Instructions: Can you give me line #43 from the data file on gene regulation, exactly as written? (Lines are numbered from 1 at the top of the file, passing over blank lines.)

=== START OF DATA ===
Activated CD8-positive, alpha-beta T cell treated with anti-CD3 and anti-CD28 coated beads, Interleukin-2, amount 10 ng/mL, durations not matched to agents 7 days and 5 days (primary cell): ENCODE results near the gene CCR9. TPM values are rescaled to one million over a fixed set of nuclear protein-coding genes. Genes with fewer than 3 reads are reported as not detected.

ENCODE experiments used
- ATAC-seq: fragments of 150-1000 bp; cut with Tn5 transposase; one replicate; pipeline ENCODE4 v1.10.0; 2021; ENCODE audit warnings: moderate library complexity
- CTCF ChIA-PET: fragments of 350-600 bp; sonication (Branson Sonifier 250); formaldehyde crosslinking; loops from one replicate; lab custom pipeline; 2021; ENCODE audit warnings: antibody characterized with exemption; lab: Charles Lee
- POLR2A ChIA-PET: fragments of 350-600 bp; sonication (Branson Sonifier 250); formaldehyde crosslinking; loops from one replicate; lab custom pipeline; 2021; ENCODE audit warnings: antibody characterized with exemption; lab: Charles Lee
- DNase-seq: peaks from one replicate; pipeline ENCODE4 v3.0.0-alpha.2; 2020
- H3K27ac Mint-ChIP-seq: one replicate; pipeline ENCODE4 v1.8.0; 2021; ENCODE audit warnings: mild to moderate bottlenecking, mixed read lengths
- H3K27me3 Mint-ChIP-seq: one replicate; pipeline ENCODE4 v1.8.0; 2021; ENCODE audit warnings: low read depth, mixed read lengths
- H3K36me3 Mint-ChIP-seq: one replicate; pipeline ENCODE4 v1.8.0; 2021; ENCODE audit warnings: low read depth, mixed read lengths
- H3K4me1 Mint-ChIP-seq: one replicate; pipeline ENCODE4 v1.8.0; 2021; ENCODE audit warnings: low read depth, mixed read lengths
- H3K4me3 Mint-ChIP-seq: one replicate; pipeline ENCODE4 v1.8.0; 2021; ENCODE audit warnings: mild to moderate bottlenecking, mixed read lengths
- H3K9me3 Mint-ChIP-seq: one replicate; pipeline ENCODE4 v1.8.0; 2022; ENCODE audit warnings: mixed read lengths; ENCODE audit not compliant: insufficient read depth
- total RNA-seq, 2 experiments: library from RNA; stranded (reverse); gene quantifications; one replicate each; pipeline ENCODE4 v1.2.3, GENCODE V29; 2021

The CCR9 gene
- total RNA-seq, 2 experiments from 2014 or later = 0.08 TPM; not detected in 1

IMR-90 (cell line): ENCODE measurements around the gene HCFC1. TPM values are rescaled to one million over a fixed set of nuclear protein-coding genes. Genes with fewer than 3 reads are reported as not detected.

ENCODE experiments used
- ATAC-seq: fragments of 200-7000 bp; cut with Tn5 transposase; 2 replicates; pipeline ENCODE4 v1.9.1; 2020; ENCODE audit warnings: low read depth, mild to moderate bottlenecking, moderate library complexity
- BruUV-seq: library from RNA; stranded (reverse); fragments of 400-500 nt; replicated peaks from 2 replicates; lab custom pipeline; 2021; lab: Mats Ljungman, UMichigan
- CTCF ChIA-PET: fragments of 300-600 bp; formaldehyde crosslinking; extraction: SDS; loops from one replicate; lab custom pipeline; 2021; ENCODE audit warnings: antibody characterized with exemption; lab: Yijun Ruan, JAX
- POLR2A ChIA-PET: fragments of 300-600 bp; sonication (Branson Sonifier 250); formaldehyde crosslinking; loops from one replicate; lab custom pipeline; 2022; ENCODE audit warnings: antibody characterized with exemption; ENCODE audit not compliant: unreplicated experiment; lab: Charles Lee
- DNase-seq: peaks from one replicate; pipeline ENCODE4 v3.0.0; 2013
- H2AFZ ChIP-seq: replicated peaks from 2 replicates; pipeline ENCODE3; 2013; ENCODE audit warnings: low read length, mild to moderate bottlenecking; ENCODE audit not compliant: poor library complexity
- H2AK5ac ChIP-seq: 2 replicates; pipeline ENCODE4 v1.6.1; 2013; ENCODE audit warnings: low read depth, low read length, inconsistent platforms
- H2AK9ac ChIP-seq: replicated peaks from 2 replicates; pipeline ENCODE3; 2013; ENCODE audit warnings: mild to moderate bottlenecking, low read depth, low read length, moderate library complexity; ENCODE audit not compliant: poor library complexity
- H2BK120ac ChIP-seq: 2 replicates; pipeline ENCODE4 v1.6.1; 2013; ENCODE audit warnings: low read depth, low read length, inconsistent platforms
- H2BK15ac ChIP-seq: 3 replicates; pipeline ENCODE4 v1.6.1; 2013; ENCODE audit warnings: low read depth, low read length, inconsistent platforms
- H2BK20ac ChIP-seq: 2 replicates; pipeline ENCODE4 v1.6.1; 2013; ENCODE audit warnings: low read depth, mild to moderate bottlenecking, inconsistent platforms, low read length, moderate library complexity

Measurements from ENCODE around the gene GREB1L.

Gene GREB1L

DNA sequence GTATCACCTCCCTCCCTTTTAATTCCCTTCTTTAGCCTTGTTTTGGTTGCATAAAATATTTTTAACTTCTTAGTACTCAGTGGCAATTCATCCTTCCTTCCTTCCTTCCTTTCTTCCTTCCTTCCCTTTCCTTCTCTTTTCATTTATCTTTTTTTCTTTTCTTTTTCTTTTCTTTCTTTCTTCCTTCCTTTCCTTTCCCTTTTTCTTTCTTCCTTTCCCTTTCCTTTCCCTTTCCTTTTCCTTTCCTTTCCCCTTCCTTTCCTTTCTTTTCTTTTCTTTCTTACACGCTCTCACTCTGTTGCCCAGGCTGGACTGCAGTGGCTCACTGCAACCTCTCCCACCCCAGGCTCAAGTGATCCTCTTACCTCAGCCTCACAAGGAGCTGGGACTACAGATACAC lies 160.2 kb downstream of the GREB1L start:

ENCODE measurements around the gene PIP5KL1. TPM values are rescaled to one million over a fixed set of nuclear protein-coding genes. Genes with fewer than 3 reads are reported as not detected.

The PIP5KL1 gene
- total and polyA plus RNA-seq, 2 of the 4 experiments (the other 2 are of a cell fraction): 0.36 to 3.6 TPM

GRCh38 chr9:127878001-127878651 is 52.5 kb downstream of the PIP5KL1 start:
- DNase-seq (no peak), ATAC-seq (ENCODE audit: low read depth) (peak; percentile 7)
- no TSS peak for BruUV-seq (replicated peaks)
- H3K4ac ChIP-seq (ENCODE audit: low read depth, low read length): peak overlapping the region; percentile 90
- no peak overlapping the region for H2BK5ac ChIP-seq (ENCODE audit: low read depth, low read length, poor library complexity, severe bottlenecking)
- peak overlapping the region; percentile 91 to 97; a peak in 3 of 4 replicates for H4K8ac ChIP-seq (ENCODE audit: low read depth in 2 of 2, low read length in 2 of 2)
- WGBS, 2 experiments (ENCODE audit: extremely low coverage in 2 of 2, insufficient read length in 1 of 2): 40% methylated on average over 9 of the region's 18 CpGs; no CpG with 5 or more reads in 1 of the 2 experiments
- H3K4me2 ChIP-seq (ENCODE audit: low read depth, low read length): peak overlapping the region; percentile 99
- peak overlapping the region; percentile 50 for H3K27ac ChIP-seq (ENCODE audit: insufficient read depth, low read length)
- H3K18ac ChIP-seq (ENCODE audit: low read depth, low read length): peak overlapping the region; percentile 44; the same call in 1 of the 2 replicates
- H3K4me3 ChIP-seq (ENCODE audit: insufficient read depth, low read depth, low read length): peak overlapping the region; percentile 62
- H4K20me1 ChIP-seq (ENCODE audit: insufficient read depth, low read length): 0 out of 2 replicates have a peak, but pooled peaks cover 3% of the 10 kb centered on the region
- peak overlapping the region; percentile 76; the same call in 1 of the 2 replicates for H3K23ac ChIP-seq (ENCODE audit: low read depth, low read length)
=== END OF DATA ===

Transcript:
- peak overlapping the region; percentile 50 for H3K27ac ChIP-seq (ENCODE audit: insufficient read depth, low read length)